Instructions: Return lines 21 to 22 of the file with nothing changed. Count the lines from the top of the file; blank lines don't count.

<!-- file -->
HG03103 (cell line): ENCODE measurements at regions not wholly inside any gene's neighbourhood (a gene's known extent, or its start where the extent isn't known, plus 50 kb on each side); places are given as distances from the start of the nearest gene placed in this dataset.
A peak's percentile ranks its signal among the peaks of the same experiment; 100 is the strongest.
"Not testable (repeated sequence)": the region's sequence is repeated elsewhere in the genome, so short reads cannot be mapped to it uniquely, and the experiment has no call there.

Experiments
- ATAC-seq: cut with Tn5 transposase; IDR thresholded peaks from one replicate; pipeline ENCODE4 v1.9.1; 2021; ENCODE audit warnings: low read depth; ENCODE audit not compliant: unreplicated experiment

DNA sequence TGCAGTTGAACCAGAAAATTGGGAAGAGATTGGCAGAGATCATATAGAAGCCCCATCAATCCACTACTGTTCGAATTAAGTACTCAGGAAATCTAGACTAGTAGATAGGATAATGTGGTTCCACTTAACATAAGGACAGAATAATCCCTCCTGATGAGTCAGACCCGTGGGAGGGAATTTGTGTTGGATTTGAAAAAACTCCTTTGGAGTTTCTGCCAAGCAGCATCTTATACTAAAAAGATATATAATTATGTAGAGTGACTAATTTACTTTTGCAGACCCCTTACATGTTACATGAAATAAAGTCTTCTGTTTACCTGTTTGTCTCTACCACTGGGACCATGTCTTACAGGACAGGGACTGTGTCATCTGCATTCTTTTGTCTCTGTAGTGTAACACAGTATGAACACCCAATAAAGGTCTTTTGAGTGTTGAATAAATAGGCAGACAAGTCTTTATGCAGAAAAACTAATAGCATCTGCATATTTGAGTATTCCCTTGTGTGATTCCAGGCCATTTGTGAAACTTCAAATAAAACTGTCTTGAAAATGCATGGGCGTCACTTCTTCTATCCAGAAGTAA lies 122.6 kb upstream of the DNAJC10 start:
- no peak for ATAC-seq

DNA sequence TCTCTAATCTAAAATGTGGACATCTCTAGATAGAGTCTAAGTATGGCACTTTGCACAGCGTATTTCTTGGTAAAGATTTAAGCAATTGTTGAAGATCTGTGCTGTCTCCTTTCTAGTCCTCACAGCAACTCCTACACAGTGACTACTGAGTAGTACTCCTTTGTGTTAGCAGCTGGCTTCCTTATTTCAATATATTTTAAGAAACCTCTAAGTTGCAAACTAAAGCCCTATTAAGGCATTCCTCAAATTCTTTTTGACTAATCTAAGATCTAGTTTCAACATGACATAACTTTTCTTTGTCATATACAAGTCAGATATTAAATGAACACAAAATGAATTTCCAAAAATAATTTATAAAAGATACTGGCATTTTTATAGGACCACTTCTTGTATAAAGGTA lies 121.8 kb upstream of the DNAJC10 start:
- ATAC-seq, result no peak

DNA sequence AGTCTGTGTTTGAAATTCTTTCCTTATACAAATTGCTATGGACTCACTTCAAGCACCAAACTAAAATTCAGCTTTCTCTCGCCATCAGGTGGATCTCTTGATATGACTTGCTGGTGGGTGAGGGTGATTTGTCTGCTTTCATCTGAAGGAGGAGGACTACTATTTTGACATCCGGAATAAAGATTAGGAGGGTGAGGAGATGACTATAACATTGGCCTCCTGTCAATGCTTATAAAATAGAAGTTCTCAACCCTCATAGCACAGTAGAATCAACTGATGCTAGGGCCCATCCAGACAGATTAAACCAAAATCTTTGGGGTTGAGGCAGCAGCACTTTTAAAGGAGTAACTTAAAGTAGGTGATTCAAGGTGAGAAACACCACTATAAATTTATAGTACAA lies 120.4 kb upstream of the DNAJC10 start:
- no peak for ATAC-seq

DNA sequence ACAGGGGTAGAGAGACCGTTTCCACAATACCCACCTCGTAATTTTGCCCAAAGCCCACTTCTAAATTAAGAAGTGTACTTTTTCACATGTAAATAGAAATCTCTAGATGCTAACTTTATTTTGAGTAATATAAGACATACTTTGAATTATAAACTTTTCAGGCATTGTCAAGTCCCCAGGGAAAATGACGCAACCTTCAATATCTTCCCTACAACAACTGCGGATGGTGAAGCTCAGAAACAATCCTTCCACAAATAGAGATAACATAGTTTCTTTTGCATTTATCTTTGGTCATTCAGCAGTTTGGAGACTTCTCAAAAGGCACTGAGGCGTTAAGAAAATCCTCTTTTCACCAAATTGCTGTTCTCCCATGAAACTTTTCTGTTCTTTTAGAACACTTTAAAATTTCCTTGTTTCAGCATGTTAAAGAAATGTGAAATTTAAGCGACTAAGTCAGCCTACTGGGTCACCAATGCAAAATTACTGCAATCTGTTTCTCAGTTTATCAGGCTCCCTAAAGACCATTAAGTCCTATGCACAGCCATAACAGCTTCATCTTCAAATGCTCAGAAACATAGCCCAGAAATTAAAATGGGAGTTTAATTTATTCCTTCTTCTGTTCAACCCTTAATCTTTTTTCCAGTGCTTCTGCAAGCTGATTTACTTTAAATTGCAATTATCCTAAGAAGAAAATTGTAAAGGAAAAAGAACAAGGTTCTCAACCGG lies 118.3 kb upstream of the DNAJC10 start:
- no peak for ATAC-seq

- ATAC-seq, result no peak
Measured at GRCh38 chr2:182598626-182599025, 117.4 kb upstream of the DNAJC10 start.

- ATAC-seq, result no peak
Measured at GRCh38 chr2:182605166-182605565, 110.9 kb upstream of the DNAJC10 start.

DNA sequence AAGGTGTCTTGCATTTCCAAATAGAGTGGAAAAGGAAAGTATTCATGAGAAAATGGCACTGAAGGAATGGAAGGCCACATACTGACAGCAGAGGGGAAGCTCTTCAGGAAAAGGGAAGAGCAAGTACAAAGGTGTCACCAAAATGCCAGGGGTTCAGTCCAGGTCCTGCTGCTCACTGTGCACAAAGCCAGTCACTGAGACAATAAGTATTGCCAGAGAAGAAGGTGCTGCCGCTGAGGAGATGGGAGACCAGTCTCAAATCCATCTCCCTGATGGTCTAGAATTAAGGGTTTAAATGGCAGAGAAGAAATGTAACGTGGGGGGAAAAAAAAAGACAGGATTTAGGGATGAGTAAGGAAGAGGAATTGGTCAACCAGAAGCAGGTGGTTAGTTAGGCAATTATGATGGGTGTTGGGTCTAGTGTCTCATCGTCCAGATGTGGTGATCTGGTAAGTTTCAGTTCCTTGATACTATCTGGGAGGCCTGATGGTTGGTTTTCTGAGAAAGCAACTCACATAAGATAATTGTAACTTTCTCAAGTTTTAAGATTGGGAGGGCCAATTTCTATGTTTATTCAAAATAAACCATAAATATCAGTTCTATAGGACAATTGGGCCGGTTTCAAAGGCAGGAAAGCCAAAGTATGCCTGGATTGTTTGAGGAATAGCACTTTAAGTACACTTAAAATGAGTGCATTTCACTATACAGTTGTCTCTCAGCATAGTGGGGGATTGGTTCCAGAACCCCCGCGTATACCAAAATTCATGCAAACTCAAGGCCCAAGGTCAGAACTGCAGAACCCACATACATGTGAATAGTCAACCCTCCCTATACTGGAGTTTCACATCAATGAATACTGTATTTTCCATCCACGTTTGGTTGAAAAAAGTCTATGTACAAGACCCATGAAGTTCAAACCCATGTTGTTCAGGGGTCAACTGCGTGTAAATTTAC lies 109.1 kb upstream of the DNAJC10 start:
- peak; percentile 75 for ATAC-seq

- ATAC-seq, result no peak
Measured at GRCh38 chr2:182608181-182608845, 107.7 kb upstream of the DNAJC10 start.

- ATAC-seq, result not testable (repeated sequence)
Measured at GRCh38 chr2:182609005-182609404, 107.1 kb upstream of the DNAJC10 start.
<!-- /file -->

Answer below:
Measured at GRCh38 chr2:182608181-182608845, 107.7 kb upstream of the DNAJC10 start.

- ATAC-seq, result not testable (repeated sequence)